Speaking of the sports part of my soul, the current LCS playoff series just confirms that there really is not a more exciting or dramatic game than a well-played baseball game. You just can't beat it. I am firmly on the Rays bandwagon and hope they beat the flippin' tar out of the cursed and hated Red Sox. Go Rays!
Thursday, October 2, 2008
Are you wondering why we have to spend $700 billion dollars of tax money to bail out private companies and save the entire global economy? Read THIS ARTICLE, from the New York Times written all the way back in 1999. Kind of a self-fulfilling prophesy, looking back, isn't it? And just think - the more agencies and private companies that the government involves itself in, the more times this exact same scenario will be played out...
Friday, September 19, 2008
Wednesday, September 17, 2008
I wish I knew - but the problem of a free market economy and capitalism is that these downward spirals happen and sometimes take a while to get out of. This is not the Great Depression - we don't have breadlines for the majority of the nation yet.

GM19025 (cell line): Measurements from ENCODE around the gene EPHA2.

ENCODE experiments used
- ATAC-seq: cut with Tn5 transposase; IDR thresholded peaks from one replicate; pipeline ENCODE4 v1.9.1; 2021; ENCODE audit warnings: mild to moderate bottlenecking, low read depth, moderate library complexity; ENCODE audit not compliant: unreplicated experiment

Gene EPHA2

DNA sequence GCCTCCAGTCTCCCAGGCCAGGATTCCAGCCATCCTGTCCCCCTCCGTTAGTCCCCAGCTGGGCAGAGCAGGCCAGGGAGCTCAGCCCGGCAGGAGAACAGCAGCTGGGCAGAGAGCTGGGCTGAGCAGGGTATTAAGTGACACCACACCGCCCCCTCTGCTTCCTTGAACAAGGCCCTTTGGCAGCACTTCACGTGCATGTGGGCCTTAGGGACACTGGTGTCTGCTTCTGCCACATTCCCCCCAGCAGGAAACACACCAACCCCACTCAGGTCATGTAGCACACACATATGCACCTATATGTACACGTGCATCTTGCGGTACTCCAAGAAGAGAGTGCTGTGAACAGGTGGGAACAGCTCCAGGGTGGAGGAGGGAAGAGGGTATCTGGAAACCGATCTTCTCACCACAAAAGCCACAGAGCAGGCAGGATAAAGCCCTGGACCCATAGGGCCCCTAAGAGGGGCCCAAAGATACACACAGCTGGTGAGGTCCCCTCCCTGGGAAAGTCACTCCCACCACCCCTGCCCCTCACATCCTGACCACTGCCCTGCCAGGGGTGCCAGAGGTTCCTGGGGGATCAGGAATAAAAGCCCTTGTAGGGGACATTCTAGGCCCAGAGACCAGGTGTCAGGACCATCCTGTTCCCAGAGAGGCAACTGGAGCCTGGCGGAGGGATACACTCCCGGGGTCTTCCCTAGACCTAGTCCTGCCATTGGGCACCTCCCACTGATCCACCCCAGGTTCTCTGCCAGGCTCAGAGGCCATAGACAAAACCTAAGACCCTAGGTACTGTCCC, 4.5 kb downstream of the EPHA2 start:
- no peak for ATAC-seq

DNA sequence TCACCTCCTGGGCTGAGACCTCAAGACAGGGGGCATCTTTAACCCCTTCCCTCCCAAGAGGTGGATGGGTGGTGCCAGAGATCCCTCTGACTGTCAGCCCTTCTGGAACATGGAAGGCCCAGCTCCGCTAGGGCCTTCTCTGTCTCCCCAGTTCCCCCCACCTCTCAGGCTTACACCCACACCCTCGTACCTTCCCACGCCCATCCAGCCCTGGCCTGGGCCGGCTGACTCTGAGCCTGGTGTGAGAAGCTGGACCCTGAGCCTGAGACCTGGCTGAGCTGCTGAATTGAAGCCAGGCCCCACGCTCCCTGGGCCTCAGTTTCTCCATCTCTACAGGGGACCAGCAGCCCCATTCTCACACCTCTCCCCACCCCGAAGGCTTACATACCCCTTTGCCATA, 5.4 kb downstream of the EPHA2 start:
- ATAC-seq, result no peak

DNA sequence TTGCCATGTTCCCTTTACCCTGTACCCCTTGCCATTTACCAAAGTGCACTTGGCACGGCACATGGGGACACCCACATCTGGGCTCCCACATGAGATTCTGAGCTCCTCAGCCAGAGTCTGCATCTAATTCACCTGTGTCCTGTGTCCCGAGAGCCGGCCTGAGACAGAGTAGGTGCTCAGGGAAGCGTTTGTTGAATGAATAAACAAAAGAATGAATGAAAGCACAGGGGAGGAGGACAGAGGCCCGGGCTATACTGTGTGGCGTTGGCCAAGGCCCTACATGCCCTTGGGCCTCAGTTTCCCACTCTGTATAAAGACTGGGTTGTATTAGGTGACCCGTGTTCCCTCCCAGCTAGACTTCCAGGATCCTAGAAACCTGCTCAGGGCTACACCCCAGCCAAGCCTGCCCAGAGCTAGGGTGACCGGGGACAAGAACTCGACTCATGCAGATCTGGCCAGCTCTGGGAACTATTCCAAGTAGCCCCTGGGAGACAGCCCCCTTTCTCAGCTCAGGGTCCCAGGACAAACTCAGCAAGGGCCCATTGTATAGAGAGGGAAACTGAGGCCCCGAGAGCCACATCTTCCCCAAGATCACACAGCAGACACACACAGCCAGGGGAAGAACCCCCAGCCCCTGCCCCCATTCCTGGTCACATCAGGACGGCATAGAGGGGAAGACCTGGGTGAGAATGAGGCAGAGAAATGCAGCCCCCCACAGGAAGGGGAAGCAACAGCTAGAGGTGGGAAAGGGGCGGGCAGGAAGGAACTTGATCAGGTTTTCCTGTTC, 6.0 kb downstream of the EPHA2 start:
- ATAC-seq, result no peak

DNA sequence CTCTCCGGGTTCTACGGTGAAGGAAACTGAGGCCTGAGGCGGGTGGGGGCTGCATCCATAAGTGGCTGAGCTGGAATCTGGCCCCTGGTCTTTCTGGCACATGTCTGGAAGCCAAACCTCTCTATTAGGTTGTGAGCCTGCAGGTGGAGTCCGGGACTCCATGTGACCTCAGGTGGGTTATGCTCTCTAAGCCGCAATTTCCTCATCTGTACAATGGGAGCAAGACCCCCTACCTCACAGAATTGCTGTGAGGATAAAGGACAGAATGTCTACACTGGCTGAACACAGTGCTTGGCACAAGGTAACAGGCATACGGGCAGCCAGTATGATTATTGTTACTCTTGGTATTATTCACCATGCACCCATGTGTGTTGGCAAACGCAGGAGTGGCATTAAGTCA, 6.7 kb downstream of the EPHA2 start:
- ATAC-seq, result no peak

This article is one of the best that I have read while trying to sift through the various news media outlets to find out the truth about what is going on. It details why we are in the mess that we are in, and why this is not going to be over anytime soon unfortunately. And also why no politician is going to be able to fix this problem, despite their promises of "regulation" (because Sarbanes-Oxley works soooo well...riiightt). No, unfortunately, the way that this problem is going to be fixed is banks need to start giving out loans again (but only to those who are fiscally responsible - ie, buy and pay what they truly can afford!), commodity prices and inflation need to go down, the dollar needs to strengthen, and the drop in pricing for houses needs to bottom out.